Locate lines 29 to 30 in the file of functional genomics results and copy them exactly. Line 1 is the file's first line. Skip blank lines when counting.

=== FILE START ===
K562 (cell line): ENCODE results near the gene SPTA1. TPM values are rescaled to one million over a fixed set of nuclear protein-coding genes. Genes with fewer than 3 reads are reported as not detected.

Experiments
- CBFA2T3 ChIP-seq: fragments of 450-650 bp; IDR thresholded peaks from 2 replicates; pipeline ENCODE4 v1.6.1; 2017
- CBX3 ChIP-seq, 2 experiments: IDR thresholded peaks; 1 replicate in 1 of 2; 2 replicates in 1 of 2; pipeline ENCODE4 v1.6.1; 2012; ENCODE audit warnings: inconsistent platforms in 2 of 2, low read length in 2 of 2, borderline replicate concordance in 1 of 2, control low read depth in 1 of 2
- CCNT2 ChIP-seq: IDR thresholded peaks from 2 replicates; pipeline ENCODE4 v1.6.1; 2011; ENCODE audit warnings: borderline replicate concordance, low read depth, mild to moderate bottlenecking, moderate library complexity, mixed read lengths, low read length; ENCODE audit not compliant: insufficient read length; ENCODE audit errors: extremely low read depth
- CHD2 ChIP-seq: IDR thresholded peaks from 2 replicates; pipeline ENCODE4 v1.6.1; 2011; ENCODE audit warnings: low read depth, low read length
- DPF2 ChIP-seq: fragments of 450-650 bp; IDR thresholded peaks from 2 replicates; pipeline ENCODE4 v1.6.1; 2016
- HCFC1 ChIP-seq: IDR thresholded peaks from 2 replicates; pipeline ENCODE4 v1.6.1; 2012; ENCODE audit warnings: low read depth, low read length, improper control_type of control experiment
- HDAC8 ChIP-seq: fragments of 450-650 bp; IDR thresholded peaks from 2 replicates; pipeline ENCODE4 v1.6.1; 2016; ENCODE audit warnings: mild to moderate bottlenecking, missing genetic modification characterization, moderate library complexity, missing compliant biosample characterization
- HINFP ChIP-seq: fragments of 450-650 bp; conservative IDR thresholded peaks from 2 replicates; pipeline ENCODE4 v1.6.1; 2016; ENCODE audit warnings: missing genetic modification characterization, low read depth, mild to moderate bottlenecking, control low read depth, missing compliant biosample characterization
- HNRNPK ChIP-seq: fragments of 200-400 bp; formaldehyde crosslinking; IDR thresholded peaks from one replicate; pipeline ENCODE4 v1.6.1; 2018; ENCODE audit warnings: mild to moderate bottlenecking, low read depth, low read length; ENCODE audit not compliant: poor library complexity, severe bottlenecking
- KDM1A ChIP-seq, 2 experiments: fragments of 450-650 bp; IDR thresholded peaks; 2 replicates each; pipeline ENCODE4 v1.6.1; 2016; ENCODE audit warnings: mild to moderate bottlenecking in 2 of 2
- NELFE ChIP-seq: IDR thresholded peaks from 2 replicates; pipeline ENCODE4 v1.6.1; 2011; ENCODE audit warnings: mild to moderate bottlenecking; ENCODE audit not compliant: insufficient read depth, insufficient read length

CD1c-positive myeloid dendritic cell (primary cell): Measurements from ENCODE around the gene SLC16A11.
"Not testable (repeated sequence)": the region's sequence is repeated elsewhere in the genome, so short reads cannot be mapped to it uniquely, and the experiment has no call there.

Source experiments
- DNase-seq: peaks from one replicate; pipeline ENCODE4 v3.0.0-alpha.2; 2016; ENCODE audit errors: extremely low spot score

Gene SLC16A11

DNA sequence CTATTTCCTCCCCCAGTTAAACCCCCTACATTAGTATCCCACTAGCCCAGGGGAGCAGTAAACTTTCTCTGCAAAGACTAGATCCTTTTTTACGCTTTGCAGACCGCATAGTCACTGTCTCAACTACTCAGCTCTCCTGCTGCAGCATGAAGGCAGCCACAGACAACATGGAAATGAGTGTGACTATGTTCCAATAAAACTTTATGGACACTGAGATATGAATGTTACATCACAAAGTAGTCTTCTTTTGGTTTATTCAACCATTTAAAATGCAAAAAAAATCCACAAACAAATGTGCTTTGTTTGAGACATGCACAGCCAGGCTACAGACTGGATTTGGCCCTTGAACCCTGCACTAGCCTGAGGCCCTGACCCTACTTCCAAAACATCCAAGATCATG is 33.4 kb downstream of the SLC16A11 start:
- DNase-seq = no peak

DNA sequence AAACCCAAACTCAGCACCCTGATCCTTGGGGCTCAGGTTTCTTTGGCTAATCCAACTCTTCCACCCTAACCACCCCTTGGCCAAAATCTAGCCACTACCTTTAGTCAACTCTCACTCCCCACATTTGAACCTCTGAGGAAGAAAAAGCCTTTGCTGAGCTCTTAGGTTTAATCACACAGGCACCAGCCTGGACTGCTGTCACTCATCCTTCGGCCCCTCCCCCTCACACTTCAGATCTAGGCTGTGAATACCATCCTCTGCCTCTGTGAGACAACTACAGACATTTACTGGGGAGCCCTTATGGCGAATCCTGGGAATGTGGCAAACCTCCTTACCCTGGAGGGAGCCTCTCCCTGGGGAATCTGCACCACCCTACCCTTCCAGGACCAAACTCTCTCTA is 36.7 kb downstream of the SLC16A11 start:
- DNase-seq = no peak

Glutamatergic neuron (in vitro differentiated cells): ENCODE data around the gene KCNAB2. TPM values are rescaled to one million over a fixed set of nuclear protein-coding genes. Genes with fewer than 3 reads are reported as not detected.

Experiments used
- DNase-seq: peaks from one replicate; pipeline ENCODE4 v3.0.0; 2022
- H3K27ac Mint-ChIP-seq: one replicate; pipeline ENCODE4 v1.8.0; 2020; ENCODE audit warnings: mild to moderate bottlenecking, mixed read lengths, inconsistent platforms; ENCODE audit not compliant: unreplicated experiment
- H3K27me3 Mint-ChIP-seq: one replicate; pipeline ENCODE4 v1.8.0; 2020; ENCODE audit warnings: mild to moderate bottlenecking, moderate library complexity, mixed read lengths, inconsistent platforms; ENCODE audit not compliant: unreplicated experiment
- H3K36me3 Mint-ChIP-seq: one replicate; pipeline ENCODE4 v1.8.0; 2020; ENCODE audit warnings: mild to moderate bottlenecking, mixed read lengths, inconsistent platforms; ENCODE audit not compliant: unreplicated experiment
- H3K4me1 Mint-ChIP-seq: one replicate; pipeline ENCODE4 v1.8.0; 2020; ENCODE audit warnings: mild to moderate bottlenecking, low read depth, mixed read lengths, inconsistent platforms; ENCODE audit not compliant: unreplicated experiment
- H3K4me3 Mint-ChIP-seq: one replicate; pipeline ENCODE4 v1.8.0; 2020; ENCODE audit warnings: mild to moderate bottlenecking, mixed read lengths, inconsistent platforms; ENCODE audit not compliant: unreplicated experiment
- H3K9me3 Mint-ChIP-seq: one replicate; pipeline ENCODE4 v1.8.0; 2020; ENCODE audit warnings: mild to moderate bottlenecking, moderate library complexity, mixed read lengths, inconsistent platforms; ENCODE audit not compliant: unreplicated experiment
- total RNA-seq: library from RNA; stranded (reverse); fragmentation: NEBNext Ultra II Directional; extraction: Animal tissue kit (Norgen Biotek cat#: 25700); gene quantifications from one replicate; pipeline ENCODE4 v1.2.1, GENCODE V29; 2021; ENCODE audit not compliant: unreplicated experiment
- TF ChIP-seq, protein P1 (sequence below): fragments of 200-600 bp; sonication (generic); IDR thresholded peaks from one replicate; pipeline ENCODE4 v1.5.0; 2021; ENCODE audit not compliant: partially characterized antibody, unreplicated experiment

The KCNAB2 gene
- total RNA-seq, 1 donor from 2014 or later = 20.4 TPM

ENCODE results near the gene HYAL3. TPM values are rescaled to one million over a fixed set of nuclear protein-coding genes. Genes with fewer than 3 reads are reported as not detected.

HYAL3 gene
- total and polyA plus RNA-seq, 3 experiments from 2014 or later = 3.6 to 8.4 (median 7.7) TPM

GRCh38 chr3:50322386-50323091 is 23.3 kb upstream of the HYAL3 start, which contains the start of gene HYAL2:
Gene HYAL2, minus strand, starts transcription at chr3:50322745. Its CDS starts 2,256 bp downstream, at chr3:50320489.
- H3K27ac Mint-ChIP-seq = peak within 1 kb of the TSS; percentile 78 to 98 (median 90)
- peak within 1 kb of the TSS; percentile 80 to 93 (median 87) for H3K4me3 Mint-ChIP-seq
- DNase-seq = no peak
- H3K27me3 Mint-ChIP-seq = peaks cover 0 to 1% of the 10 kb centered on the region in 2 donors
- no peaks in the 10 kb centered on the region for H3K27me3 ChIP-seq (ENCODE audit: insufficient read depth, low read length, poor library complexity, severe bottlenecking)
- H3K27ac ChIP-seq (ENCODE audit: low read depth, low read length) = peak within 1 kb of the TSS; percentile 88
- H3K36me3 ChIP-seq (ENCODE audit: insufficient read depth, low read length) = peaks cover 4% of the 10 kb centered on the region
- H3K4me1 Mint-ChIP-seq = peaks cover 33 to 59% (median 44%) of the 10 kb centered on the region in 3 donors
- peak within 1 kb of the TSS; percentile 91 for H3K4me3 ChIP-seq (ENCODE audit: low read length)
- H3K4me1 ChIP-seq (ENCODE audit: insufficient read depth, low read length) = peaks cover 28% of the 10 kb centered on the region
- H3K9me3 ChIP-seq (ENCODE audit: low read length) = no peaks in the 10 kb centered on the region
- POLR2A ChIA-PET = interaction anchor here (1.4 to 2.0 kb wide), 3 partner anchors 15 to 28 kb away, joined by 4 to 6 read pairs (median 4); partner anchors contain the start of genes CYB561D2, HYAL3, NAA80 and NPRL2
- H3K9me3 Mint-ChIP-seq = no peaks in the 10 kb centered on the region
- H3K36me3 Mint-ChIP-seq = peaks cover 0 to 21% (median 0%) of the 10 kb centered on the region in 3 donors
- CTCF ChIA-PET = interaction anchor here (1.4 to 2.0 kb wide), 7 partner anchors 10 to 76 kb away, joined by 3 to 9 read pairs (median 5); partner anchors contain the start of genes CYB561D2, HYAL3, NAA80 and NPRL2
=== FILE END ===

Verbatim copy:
- H3K4me1 Mint-ChIP-seq: one replicate; pipeline ENCODE4 v1.8.0; 2020; ENCODE audit warnings: mild to moderate bottlenecking, low read depth, mixed read lengths, inconsistent platforms; ENCODE audit not compliant: unreplicated experiment
- H3K4me3 Mint-ChIP-seq: one replicate; pipeline ENCODE4 v1.8.0; 2020; ENCODE audit warnings: mild to moderate bottlenecking, mixed read lengths, inconsistent platforms; ENCODE audit not compliant: unreplicated experiment